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On the 18th of November the competitive leasing period for the INTOG offshore wind process came to a close. The goal of INTOG is unique, in that it aims both to encourage further innovation in the offshore wind sector and create an opportunity for offshore wind to decarbonise oil and gas (O&G) assets. The water depths and distances from shore of the bidding areas lend themselves best to floating wind.

The outcome of the bidding period will not be known until the end of March 2023. In the meantime, Westwood has been engaging with the industry to get a better understanding of whether the INTOG process has lived up to its expectations. The reflections in this insight stem from a broad base of developers and O&G companies – not our own opinions – and is focused on the TOG part of the leasing period: targeting oil and gas decarbonisation.

A unique leasing round

INTOG is a dual offshore wind leasing round process being run by Crown Estate Scotland for innovative projects of less than 100MW (‘IN’) and projects connected to O&G platforms to electrify them (‘TOG’). 500MW is available for IN projects, with projects limited to a maximum size of 100MW, while 5.7GW is available for TOG projects.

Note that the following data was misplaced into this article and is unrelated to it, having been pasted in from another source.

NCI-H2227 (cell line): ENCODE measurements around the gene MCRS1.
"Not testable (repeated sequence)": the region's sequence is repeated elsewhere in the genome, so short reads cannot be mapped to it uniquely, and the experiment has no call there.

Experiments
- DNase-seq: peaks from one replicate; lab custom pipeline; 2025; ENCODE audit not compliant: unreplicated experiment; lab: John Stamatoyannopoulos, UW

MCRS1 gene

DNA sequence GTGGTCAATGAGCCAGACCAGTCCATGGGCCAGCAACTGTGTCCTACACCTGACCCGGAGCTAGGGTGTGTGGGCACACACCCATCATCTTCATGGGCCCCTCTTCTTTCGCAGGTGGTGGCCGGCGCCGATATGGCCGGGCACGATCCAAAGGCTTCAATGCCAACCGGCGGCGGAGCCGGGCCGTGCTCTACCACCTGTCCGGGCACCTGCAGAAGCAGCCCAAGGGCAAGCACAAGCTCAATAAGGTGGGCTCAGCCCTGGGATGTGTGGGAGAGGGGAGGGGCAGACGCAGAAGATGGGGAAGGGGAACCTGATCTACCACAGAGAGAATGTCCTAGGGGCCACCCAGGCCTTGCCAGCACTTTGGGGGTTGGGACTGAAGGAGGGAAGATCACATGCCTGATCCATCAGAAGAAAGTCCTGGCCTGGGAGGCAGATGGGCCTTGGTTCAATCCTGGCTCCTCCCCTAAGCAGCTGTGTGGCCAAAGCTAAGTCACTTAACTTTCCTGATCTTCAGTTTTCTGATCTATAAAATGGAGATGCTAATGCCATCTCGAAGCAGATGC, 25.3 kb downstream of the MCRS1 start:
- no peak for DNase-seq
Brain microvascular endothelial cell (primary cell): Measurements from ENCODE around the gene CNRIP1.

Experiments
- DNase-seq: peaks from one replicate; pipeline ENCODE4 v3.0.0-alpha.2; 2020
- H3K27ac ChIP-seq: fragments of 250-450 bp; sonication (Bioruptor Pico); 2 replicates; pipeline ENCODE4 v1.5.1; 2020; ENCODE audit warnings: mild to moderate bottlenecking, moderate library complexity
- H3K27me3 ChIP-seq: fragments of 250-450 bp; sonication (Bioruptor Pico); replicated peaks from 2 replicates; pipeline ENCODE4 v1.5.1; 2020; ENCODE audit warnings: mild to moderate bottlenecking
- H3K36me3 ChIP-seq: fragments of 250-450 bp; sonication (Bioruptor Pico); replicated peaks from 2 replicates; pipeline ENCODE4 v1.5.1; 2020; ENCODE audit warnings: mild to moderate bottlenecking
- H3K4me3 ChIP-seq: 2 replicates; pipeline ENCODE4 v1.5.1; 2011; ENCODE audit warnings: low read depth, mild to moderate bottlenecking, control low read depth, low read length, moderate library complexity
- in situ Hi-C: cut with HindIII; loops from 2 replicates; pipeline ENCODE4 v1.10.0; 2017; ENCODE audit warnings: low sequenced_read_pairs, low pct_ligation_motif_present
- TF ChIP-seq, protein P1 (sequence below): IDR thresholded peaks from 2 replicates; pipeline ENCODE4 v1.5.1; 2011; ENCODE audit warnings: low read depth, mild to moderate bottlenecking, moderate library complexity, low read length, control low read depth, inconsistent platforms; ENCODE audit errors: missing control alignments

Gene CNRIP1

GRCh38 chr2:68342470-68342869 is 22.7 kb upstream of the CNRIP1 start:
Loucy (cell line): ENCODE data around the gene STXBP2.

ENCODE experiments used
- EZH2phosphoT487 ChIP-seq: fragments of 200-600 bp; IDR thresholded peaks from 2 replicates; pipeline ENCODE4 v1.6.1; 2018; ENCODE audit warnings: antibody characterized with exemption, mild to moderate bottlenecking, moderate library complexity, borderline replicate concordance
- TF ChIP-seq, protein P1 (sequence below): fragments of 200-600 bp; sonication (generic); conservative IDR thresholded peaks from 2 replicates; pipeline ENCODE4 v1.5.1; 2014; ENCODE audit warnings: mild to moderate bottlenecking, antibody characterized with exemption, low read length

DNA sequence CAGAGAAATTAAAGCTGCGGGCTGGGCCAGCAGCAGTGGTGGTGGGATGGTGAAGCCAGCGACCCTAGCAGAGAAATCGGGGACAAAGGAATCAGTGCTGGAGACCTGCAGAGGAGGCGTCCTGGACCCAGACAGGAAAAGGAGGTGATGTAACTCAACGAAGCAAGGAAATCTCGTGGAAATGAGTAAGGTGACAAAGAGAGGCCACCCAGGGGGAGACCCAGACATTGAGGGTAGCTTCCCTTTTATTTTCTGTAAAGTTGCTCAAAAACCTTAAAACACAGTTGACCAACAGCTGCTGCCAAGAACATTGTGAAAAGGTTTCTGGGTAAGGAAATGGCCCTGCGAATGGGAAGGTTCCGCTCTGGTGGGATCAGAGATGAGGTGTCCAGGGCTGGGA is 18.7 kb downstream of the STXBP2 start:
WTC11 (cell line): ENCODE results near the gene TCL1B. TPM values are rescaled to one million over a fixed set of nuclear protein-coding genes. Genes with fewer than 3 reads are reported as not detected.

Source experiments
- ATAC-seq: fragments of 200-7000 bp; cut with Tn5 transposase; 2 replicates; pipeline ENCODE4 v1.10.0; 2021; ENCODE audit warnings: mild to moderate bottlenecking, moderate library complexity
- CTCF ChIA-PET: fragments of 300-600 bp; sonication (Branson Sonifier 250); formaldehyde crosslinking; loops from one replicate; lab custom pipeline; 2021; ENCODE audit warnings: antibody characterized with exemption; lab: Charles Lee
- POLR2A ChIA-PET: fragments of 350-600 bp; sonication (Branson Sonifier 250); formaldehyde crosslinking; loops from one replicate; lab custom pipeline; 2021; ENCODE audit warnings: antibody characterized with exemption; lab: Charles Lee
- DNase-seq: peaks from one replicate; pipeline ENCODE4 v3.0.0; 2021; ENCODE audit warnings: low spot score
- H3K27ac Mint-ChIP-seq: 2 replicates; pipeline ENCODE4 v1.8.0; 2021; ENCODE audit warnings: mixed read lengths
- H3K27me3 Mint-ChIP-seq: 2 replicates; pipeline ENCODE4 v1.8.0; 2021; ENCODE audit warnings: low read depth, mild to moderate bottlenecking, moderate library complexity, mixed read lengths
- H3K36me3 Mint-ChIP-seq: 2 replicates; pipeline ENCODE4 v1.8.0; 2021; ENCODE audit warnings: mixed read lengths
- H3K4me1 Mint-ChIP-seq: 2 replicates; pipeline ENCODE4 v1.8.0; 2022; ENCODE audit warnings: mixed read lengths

There is no absolute size limit for TOG projects, but there is a ‘Proportionality Principle’ to ensure that there is a sufficient focus on decarbonisation in project planning. A developer can bid for no more than five times the demand it intends to satisfy to O&G operators – testified to in the form of a non-binding Letter of Intent (LOI) and for a minimum of five years of demand. For example, if a developer receives an LOI for 100MW from an O&G operator, the maximum bid that the developer can make is 500MW.

Winning bids – chosen based on price and quality of submission – will be offered a period of exclusivity before an option agreement (seven years) and eventually a lease (50 years) is signed. Of note is the length of the lease period, which is usually 25 years in the UK.

The TOG opportunity

The O&G sector has, through the North Sea Transition Deal agreed in March 2021, committed to reduce operational emissions by 25% by 2027 and 50% by 2030. At least two electrification solutions are expected to be key to achieving this. There were 76 hubs in operation in 2021 that emitted a total of 10.2 million tonnes of CO₂, of which circa 70% were the result of the combustion of either natural gas or diesel for fuel. On initial inspection the opportunity of TOG appears large.

On closer inspection however, leveraging the data from Westwood’s Atlas product, the opportunity may not be all it seems. Assuming a windfarm is operational in 2027 and considering the minimum requirement of five years of demand, hubs set to cease production in that time period can be excluded. Factoring in the location of the INTOG areas available, and technical challenges in electrifying floating production facilities, the number of potential hubs is further reduced. Based on Westwood’s base case commodity price assumptions, only 14 hubs would be viable opportunities in 2032. In a higher price environment, this could increase to 19.